Theatrical Review: TITANIC 3-D

First released over the Christmas holiday back in 1997, James Cameron's TITANIC went on to gross $600 million dollars in the United States alone, becoming a cultural phenomenon. The grand spectacle of its finale combined with an improbable teen romance proved to be the ultimate formula for success. However, almost immediately, a wave of backlash hit TITANIC, accusing the film of emotionally manipulating teen girls into seeing the film numerous times and maligning it for its heavy moments of melodrama.

Those tweeners - a group that Cameron tapped into years before TWILGIHT and THE HUNGER GAMES capitalized on their obsessive fandom and disposable income - are all grown up now, and most of them are probably embarrassed that they saw Cameron's sea epic fifty times since it bowed in theaters almost fifteen years ago. So, with that in mind, it's fair to ask who will actually be returning to TITANIC to revisit it in 3-D?

Surely, there are people out there that love this film unabashedly, fans excited to pay a higher premium to experience the romance and awe in an entirely new way. Since its debut last Wednesday, TITANIC 3-D has made over $25 million at the box office, proving that there is still an audience for this film even if it's not the event that Paramount might have hoped it would be. So, for those of you on the fence, is TITANIC 3-D worth the price and the running time or should you just put your worn and tattered VHS copy on again?

Surprisingly, this new conversion enhances every aspect of the film, bringing the grandeur of the ship into greater focus allowing you to live vicariously through the two fictional leads, Jack (Leonardo DiCaprio) and Rose (Kate Winslet), instead of wanting to just slap them in the face and come back for the big finale. The corny soap opera that originally threatened to undermine the astounding technical achievement of TITANIC is still present, but it feels less intrusive because the 3-D is more immersive, allowing us to live out the thrill of being on TITANIC through the characters. Because of the exhaustive efforts of Cameron and his team, the connection between the audience and our ill-fated lovers feels deeper and more meaningful, even if they are still a little cheesy.

When the ship begins to sink, the last 45 minutes are even more thrilling than they were originally, creating a much greater feeling of actually being  on the ship as it flounders and eventually plummets to the bottom of the North Atlantic. Although the big effects sequences are still stunning, it's the scenes below deck that benefit the most from the 3-D conversion. The depth of field that's now present creates a greater sense of space and realism, adding to the sense of danger and desperation of those that are still trapped down in the bowels. Anyone in their right mind would do everything in their power to get to one of the lifeboats. The water continues to rise as Jack and Rose look on in disbelief, watching the cold sea wash away the majesty and wealth of the interiors - and all they can do is try not to get swept away too. There's a more immediate sense of fear and an almost surreal quality to the footage of Jack and Rose's escape because of the 3-D - a feeling of dread that wasn't as present before, if at all.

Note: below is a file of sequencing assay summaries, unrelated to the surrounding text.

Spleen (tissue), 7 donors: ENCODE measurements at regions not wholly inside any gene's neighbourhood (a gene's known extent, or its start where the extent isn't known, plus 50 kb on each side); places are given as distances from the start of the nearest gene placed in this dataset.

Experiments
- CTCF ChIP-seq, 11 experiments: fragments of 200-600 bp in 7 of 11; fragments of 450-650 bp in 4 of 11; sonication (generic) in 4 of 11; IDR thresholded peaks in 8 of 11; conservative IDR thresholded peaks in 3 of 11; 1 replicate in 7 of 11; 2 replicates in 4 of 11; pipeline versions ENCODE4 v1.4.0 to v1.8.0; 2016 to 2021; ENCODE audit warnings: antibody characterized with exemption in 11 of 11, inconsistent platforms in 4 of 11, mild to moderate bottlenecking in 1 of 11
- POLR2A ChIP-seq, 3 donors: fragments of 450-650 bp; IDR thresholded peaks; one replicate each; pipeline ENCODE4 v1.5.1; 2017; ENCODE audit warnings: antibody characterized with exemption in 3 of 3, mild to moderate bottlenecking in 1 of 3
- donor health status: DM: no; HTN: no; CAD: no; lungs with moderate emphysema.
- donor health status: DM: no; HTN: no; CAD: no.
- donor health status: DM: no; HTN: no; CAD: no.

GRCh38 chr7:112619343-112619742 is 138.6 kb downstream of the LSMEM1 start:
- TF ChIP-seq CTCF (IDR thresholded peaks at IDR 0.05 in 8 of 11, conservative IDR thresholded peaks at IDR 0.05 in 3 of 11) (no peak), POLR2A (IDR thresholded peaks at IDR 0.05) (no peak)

The post-conversion is executed so well that TITANIC 3-D now serves as the first legitimate example of how this process can actually improve a beloved film, dodging accusations of just being an empty cash grab and elevating the film. Unexpectedly, there's a new appreciation for the film that wasn't recognized before, and it should now be the preferred way to view the film.

The real question is whether you are returning to TITANIC to enjoy the experience of a beloved film or if you're going to support the format and Cameron's passion for the medium. The post conversion is top-notch - a painstaking process that took one year to complete with a cost of $18 million. With the exception of George Lucas, there are probably not a lot of directors who will put in the time necessary to properly convert a 2-D film into a fully immersive 3-D experience, and there are only a handful of films that are successful enough to justify the effort and investment necessary to do it right.

 

Grade: A

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